“We have not had a chance as freshmen to do that,” said first-term Rep. Trey Radel (R-FL). “Even if it’s just symbolic — and even if we understand that process-wise we are not going to be able to say, okay we want repeal, it’s done, and it’s over. But this is the issue that so many people around the country who love the Republican Party are frustrated with.”
We want to waste the People’s time and money too, they cry.
A report published on April 17 in JAMA showed that surgical errors mean longer stays, additional care — and 330 percent higher profit margin compared to a privately insured patient with no complications. Hospitals stand to make 190 percent more from procedures on Medicare patients with errors than those without.
And yet the GOP claims that cutting lawsuits that have realized this dynamic is the solution. Glad that Obama got results testing for compensation in his health bill.
So, austerity’s canceled, right? Haha, no, sorry. The problem is that debt moralists used the study to justify a political belief, and they will not shed that belief now that the study has been shown to be flawed. The idea that debt is just innately bad, and indicative of a sort of national deficiency of character, will persist.
Sitting next to Cutts, Microsoft vice president Harry Shum didn’t deny that Microsoft was watching what people searched on and clicked on in Google.
“My argument is that when users use search engines, they are actually willing to share the data. We are collectively using the data to improve the search engine,” Shum said. “Everyone does this, Matt.”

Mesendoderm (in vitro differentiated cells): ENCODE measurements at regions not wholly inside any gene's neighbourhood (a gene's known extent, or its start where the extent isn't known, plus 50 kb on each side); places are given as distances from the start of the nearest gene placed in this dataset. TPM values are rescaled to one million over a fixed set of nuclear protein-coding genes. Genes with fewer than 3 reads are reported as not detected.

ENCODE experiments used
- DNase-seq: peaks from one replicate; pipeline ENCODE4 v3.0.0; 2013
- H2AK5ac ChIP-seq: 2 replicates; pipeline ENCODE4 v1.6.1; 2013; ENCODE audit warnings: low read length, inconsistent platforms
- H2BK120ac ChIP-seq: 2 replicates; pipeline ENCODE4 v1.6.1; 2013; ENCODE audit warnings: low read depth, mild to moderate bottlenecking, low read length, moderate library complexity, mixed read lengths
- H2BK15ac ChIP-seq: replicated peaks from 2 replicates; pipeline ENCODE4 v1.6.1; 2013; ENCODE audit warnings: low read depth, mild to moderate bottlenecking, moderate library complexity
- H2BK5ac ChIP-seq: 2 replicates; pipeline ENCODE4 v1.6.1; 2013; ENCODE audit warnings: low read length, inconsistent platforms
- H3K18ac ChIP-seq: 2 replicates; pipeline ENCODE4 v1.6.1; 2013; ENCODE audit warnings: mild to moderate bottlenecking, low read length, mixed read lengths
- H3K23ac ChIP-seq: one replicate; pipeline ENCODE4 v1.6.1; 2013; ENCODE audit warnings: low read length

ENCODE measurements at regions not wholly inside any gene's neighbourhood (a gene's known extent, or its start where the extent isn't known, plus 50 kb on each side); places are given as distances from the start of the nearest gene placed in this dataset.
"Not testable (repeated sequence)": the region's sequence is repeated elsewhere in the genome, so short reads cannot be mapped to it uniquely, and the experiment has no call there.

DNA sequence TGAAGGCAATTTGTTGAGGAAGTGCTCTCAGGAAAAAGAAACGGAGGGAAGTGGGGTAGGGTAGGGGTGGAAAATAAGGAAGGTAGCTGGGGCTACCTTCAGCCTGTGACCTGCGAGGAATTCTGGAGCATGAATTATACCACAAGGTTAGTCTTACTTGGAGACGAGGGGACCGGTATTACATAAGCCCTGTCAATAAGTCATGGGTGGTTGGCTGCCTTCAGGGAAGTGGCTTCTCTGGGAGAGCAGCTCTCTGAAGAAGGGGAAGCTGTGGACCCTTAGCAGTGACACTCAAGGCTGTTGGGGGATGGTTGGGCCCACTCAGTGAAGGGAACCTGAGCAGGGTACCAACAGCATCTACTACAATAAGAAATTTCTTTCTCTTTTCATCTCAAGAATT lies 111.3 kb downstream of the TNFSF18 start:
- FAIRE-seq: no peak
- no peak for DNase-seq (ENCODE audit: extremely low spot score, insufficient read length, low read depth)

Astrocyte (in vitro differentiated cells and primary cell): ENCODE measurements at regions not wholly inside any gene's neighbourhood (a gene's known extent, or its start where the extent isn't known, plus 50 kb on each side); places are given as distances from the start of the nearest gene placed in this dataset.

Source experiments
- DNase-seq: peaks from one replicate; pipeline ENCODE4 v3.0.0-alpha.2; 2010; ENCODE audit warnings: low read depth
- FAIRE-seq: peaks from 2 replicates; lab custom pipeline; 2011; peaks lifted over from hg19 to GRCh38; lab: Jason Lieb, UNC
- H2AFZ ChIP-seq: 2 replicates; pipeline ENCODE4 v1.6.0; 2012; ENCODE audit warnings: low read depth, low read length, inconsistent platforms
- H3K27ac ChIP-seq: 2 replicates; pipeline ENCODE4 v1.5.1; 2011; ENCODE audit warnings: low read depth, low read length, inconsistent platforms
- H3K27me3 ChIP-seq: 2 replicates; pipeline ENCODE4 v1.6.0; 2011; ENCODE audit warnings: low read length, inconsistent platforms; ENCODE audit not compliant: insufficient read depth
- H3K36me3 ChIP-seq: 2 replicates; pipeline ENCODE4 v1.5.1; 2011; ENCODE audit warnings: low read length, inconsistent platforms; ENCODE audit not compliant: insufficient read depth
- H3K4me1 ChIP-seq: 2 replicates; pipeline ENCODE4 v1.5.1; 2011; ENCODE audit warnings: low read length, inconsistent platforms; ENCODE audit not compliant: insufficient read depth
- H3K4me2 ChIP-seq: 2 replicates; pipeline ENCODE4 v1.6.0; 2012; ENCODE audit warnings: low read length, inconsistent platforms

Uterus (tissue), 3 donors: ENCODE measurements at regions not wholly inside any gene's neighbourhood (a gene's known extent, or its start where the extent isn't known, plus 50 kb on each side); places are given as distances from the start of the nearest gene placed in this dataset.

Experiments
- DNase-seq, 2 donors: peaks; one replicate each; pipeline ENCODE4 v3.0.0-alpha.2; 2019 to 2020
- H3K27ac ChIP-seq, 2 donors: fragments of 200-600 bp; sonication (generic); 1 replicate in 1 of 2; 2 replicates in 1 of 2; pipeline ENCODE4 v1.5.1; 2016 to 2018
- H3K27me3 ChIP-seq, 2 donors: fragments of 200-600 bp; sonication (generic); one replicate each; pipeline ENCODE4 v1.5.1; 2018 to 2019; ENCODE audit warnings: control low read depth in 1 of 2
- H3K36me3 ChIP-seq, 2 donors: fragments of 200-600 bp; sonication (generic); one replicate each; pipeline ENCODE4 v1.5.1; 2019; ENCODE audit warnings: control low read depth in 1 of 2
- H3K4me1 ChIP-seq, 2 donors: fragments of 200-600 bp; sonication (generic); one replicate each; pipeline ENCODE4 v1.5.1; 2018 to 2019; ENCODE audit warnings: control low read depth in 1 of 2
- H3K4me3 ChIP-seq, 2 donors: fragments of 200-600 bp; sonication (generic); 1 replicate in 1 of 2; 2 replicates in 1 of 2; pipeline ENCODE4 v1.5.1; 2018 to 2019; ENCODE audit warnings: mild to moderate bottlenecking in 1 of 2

Cutts shot back, “We don’t use clicks on Bing in Google’s ranking.”
Here’s the target…
See if you can identify the “bait” and the “switch”. I’ll be back later to destroy his misleading rhetorical questions specifically and give the answers.
Three years ago, a survey team identified a staggering 569,148 time-based media objects on the Bloomington campus of Indiana University—that’s over half a million sound recordings, video recordings, and reels of film. The earliest items documented in the survey report date back to 1893.
However, that report doesn’t mention what might be considered IU Bloomington’s oldest time-based media of all. That’s not because we didn’t do a thorough job. Rather, it’s because the items in question don’t look or behave much like the media we were surveying—discs, reels, cylinders, cassettes, and so forth. Instead, they’re pictures in books. And pictures in books seem well outside the scope of the Media Preservation Initiative.
But that doesn’t mean we can’t play them back—and some of them are pretty exciting.
Access and preservation of historical media objects looks to make “history” a more applied profession.
See also…this article on restoring the color of Greek statues.
Congrats, EA, you earned this!
You’ve also earned my contempt…which is why you haven’t earned any of my hard-earned money after the BF3 fiasco.
Do you care? No, you don’t…because you know there’s a couple million spoiled rotten upper-middle-class shits that will convince their folks that $60 is cheaper than hearing the kid whine even more…and they’ll shell out enough to make the next uninspiring sequel “profitable”.
Aaaah, corporate America…you suck.